Round 2  K16, K2P2 rib for 14 stitches.  Repeat this round three times (5 rows of rib).

Note - If you want to make the length of the mitten shorter, work one less round of K2P2 rib across the lower flap.

K16, loosely cast off 14 sts in rib (you will need to use one stitch from front needle to complete this).  

Your mitten will look like this.


Knit across 16 stitches and slide the remaining 16 stitches down onto the cable to keep it safe as you are going to create the upper rib flap.  Do not break yarn.

Using yarn from the other end of the ball, cast on 14 stitches and K2P2 rib for 4 rows then break yarn as for left hand.


Next, you are going to join this flap onto the mitten that you have already knitted.  Using the original yarn which is still attached to the mitten on your needle, K2P2 across the new flap then K16 stitches.  This will bring you back to the start of your round (your yarn should be the left above your thumb stitches).

Work 2 rounds of K16, K2P2 rib for 14 stitches.  Don't worry if the join between the mitten and the new flap seems a little loose - you can always fix this when you come to sew your flap later.


Continue knitting each round until your mitten measures 4cm (1 1/2") from desired length.


Decrease for top of mitten (same for both hands)

Round 1  *K5, K2tog*, repeat between * to last 2 sts, K2 (26 sts)
Round 2  Knit
Round 3  *K4, K2tog*, repeat between * to last 2 sts, K2 (22 sts)
Round 4  Knit
Round 5  *K3, K2tog*, repeat between * to last 2 sts, K2 (18 sts)
Round 6  Knit
Round 7  *K2, K2tog*, repeat between * to last 2 sts, K2 (14 sts)
Round 8  *K2tog* (7 sts)

Cut yarn, thread through remaining stitches, pull tightly and weave in securely.




Thumb (same for both hands)

Put the stitches on the spare yarn or thread back onto your needle.  You are going to pick up 5 stitches from around the thumb hole to complete the thumb.  You should find it quite easy to find the loops to pick up as you can see from this picture.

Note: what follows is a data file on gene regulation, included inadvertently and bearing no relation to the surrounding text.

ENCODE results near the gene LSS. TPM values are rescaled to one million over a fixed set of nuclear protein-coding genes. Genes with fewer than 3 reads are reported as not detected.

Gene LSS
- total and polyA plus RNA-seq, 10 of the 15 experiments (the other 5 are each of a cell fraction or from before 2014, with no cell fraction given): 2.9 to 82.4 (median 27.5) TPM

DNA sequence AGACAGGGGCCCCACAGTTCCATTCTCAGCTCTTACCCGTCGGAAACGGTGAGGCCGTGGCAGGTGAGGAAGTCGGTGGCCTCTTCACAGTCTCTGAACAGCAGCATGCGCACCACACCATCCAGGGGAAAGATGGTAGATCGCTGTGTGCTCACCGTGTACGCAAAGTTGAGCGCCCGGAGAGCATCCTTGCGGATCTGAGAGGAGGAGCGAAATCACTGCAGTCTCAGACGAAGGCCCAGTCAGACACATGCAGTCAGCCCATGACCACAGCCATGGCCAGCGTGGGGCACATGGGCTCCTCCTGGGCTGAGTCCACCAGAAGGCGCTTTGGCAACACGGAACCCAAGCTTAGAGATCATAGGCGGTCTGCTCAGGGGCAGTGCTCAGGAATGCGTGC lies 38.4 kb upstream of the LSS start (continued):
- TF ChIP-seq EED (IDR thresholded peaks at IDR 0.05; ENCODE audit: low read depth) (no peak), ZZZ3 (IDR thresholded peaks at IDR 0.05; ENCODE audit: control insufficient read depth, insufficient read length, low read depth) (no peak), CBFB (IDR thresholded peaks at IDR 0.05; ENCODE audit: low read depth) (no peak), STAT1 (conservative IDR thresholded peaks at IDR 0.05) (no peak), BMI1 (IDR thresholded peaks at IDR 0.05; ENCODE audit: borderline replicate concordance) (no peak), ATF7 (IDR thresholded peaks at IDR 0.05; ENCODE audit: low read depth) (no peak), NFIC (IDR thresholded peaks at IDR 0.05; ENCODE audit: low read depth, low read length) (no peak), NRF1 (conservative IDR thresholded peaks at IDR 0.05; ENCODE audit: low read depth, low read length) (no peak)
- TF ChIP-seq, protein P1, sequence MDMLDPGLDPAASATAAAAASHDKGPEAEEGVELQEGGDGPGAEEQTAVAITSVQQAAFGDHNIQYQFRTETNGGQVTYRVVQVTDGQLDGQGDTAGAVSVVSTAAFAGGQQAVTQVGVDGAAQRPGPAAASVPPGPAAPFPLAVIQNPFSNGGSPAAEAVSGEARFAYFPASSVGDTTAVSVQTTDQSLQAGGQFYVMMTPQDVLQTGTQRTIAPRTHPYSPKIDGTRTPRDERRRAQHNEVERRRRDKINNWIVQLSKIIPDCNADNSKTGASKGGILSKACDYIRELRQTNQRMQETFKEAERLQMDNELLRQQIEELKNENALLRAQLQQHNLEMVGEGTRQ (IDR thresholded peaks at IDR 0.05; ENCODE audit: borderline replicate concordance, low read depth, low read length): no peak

To pick up a stitch, simply put your needle into the loop where you want to pick up the stitch.


Wrap the yarn around the needle ...


and pull it through to create a new stitch.


Once you have picked all 5, your thumb should look like this:


Now divide your stitches so that you have 8 stitches on each needle (16 sts).


Continue to knit each stitch until thumb measures 1cm below the top of your thumb.  


Round 1  *K2, K2tog*, repeat between * four times (12 sts)
Round 2  *K1, K2tog*, repeat between * four times (8 sts)
Round 3  K2tog around (4 sts)

Break yarn and pull through remaining 4 sts. Pull tightly and weave in securely.



Finishing off

Using the tail ends from the upper flap, sew both sides of the flap securely to the body of your mitten, matching the ribbed sections.


Sew in the tail from your cast on and neaten any remaining ends.


And there you have it.  One pair of mittens which are far more versatile than other flap-less mittens but will still keep your hands nice and warm.  Ta-dah!  I'd love to see your mittens, so if you're on Ravelry please do link to the pattern and share your photos!




This mitten pattern is free and will always remain so, but if you have enjoyed using it and would like to make a donation towards future projects, it will be gratefully received!  You can find the donation button on the sidebar on the left hand side.  Thank you! xx